207407 A Comparative Analysis of the Microorganism Removal Capabilities of Potters for Peace Ceramic Water Filters Manufactured in Different Countries

Monday, November 9, 2009

Yayi Guo, MHS , Department of Environmental Health Sciences, Johns Hopkins Bloomberg School of Public Health, Baltimore, MD
Kellogg J. Schwab, PhD , Department of Environmental Health Sciences/Division of Environmental Health Engineering, Johns Hopkins Bloomberg School of Public Health, Baltimore, MD
Over 850 million people do not have access to improved drinking water. In areas where piped water systems are not available, point-of-use ceramic water filters (CWFs) may provide safe drinking water to individual households. One internationally promoted treatment system is a pot-shaped CWF adopted by the Potters for Peace (PfP) organization. However, differences in manufacturing practices may result in variable microorganism removal. To assess microbial removal capabilities, PfP CWFs with and without colloidal silver coatings from Honduras (n=24) and Nicaragua (n=24) were analyzed in a laboratory setting. Both reagent grade laboratory water and stream water were used as influent matrixes. Microbial removal was assessed by spiking 6L of water per filter with 106/ml of E. coli and MS2 bacteriophage. The influent and effluent were analyzed for spiked microbes and removal efficiencies were determined. With reagent grade water, colloidal silver lined filters from Honduras and Nicaragua demonstrated bacterial removal averaging 4.35 and 3.43 logs, respectively, and viral removal averaging 0.60 and 0.42 logs, respectively. Using spiked stream water, bacterial removal averaged to 4.64 and 4.06 logs, respectively, and viral removal averaged to 1.29 and 0.56 logs, respectively. Non-silver filters had minimal microbial reduction. In conclusion, silver coated CWFs were able to remove substantial levels of bacteria, but were limited in their capacity to remove viruses. However, 1 of 15 Honduran and 15 of 24 Nicaraguan filters had inconsistent microbial removal in reagent waters potentially due to reduced manufacturing quality control, necessitating further investigation of production variability.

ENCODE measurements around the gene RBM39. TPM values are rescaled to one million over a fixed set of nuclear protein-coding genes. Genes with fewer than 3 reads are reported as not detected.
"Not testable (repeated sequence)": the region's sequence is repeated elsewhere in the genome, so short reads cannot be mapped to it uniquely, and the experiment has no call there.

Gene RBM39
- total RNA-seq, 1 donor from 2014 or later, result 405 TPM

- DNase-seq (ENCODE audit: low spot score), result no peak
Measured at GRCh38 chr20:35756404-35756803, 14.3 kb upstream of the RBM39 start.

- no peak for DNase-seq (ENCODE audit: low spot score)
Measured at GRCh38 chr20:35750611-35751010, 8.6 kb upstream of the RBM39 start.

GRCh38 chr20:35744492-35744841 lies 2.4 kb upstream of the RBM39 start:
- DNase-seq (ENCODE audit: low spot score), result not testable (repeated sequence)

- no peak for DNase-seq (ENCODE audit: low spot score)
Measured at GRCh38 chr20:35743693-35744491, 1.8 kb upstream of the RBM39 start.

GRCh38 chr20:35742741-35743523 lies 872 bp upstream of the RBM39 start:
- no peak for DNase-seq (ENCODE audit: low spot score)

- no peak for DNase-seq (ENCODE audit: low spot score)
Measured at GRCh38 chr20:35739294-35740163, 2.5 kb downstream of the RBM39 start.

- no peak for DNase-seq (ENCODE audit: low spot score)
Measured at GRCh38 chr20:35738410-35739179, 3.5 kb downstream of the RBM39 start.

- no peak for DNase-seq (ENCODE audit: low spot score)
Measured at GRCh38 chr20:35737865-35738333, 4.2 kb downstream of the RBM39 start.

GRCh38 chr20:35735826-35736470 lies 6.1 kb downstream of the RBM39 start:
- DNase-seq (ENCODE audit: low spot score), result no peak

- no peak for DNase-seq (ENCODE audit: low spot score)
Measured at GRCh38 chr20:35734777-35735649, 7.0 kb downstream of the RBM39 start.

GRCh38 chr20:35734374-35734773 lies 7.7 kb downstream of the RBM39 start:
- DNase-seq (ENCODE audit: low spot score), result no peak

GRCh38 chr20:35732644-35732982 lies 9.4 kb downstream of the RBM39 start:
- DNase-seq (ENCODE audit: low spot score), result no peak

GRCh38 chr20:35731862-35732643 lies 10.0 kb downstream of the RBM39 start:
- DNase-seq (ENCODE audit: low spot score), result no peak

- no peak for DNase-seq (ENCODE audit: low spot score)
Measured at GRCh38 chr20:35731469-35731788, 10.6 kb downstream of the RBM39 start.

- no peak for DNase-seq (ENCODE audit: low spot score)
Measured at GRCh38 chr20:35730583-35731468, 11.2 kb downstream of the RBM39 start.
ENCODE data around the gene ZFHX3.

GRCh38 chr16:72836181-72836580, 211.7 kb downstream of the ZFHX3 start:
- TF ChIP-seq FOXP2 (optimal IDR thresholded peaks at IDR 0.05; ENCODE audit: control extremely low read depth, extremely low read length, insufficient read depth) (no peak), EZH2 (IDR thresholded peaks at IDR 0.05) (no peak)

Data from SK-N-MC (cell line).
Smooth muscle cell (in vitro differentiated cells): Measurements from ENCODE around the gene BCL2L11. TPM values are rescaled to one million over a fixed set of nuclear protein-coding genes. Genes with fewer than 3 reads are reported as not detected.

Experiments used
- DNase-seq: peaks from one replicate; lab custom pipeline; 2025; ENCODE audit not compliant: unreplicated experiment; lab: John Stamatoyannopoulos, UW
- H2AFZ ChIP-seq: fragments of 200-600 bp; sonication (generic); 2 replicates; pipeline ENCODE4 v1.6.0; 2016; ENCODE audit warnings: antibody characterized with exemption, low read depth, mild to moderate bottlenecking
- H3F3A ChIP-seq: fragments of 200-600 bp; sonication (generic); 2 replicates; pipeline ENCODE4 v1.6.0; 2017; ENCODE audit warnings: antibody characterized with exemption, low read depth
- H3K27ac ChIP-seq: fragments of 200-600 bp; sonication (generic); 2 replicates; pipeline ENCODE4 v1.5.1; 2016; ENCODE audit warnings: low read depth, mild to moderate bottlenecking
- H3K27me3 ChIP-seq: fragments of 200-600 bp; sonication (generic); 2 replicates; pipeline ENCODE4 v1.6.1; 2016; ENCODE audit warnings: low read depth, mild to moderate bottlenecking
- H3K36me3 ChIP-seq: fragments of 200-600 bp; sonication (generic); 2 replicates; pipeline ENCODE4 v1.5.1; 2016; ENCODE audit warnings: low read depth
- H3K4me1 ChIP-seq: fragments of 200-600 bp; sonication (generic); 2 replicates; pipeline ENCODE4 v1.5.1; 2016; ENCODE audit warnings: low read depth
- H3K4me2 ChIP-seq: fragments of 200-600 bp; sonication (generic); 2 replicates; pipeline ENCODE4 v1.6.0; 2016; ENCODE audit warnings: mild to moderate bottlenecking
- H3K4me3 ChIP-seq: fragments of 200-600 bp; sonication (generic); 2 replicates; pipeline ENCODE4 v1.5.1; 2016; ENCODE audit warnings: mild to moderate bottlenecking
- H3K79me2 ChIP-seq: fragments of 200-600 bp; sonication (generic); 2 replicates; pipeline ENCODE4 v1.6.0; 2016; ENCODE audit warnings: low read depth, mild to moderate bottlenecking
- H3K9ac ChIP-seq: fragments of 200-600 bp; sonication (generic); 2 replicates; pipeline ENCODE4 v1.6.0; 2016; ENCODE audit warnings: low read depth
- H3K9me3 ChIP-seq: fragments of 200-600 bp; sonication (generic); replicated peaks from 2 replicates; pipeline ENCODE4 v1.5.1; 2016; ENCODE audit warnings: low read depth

Learning Objectives:
1.) Evaluate the performance of Potters for Peace ceramic water filters under laboratory conditions. 2.) Discuss variations in filter removal efficiencies due to different water matrixes, silver impregnation, and country of manufacture. 3.) Analyze how filter efficiency varies by microorganism size.

Keywords: Disease Prevention, Water Quality

Presenting author's disclosure statement:

Qualified on the content I am responsible for because: I'm a PhD student investigating the effectiveness of the filters of this study.
Any relevant financial relationships? No

I agree to comply with the American Public Health Association Conflict of Interest and Commercial Support Guidelines, and to disclose to the participants any off-label or experimental uses of a commercial product or service discussed in my presentation.